Monday, November 14, 2022

Apple on losing track against Epic Games: reversal of market definition and remand for further consideration most likely outcome of Ninth Circuit antitrust appeal

Today is "November Fortnite." The United States Court of Appeals for the Ninth Circuit just held its Epic Games v. Apple appellate hearing. It was incredible. Historic. Awesome.

If what the judge who was talking most of the time--Circuit Judge Milan D. Smith Jr.--said throughout the course of the hearing is any indication for what the per curiam opinion will say, the decision will be materially consistent with what I've been writing about this appeal all year long. Yes, I feel vindicated because even if the decision surprisingly deviated from how the hearing went, what Judge Smith just said shows that those were positions one reasonably can take.

The most senior judge on the panel, former Chief Judge Sidney R. Thomas, was mostly listening--like Justice Thomas until Justice Scalia's passing. But if he had fundamentally disagreed with Judge Smith, most likely he'd have made it clear. District Judge Michael McShane (Oregon) said more than Circuit Judge Thomas, but very little compared to Circuit Judge Smith. A couple of things that he said sounded a bit more deferential to Judge Yvonne Gonzalez Rogers, but that's a pattern I've seen in other cases, too: district judges sitting on an appeals court by designation are rather sympathetic to their peers. That typically doesn't affect the outcome. So my operating assumption is that Circuit Judge Smith will write the per curiam and it will most likely be a unanimous decision.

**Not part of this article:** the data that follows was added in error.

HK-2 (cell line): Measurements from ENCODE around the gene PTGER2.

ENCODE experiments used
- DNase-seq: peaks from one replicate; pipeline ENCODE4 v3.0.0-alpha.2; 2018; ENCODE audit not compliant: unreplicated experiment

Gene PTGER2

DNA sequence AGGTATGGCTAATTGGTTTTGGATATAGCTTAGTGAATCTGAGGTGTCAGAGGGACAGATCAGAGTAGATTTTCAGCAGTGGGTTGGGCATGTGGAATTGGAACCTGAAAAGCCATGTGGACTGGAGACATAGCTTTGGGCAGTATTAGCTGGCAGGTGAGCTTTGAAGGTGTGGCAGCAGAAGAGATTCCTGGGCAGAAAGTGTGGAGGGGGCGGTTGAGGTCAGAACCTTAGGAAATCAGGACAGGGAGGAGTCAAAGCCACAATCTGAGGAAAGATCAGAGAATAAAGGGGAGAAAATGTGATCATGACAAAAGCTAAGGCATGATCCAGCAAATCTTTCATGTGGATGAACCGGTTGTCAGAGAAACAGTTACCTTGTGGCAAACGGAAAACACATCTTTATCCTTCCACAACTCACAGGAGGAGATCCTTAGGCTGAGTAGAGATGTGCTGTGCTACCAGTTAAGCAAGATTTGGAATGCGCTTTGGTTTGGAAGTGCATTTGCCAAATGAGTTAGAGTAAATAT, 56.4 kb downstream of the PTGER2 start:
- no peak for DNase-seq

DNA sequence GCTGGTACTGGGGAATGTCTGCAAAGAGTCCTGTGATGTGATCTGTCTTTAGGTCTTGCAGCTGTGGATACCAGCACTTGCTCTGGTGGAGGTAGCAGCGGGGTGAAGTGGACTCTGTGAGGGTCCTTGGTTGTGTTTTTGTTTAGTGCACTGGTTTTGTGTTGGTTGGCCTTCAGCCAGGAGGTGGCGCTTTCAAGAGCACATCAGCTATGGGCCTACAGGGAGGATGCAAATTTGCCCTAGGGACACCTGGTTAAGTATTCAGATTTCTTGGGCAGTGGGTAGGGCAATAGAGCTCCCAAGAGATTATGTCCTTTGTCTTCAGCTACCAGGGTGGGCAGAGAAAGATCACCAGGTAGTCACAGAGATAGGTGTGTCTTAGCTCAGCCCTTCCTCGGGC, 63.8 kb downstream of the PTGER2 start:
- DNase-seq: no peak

In theory, I could just refer you to my previous writings, such as this post which summed up the reasons for which I believed Epic was likely to win and links to my related writings, particularly the ones on the merits of the case. And--what's very important--my writings did not echo Epic's briefs. There are some notable differences.

Market definition

Epic's counsel, Tom Goldstein, stated his client's preference for the appeals court to resolve the matter on the basis of the rule of reason, without a remand. That's why even though Epic believes it is right on market definition, it would actually like the Ninth Circuit not even to resolve that question--or at least not to focus on it. Epic would like to take a shortcut--or, if one wants to disagree with Epic, one could criticize their proposal for shortcircuiting the whole analysis--to the rule of reason, where the focus is on whether Apple's procompetitive justifications (privacy and security) are in fact procompetitive justifications or, in other words, pretexts.